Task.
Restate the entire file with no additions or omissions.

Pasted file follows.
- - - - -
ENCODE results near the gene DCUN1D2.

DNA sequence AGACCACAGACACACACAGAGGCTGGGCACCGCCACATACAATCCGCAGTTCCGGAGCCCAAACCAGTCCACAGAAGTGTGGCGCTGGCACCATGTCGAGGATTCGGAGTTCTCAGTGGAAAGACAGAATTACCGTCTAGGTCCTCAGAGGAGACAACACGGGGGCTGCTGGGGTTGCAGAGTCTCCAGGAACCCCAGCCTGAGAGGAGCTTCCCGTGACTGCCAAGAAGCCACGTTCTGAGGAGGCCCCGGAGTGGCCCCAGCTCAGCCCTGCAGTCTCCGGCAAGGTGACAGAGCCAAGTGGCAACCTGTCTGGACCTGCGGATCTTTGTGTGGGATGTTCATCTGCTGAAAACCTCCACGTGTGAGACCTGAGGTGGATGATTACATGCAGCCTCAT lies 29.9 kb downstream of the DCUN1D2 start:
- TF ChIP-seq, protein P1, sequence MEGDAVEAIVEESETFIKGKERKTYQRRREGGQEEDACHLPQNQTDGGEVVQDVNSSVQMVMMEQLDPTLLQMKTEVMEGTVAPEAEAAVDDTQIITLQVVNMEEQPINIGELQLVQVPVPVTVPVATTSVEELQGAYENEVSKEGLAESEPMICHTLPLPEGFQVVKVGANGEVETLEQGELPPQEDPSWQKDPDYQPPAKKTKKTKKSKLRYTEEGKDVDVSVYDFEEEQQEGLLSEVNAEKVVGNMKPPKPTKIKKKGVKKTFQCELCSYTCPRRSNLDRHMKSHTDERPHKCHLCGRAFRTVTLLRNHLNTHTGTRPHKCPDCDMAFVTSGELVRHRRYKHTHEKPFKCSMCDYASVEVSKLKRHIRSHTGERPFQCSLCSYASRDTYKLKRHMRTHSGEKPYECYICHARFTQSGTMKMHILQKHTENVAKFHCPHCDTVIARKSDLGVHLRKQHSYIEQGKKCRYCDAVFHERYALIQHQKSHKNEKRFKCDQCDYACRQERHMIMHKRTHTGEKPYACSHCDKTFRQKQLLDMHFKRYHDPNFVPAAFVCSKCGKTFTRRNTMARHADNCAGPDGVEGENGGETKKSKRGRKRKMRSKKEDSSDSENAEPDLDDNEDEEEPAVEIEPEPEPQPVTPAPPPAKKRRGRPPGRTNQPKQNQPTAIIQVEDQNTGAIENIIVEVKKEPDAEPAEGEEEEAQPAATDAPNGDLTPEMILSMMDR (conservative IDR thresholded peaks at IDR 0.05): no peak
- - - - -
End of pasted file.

ENCODE results near the gene DCUN1D2.

DNA sequence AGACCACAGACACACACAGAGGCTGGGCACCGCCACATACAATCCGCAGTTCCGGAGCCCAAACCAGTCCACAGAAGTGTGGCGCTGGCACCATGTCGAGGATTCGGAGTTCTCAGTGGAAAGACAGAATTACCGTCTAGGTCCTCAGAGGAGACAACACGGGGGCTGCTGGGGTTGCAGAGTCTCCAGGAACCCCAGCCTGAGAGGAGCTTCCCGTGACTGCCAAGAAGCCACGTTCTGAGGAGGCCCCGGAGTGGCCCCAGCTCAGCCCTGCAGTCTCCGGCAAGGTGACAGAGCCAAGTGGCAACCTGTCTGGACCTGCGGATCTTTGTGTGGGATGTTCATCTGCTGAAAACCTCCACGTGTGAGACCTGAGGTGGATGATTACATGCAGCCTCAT lies 29.9 kb downstream of the DCUN1D2 start:
- TF ChIP-seq, protein P1, sequence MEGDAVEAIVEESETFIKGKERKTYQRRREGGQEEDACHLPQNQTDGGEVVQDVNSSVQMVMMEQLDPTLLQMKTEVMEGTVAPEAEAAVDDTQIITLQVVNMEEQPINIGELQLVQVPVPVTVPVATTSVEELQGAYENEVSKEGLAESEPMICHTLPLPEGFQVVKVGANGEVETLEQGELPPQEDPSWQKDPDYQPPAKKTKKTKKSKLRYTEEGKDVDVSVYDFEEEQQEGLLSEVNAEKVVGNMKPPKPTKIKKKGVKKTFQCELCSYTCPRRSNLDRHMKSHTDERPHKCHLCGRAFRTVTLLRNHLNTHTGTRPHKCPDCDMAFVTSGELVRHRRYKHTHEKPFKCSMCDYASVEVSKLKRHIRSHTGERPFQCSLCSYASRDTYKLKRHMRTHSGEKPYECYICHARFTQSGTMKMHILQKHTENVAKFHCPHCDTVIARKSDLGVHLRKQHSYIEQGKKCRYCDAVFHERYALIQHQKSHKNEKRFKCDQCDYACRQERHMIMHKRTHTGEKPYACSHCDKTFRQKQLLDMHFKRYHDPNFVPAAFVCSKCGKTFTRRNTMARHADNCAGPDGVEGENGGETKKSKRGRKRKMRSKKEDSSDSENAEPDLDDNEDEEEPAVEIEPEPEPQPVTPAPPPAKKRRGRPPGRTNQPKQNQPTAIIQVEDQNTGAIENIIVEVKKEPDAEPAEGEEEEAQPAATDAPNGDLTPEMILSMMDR (conservative IDR thresholded peaks at IDR 0.05): no peak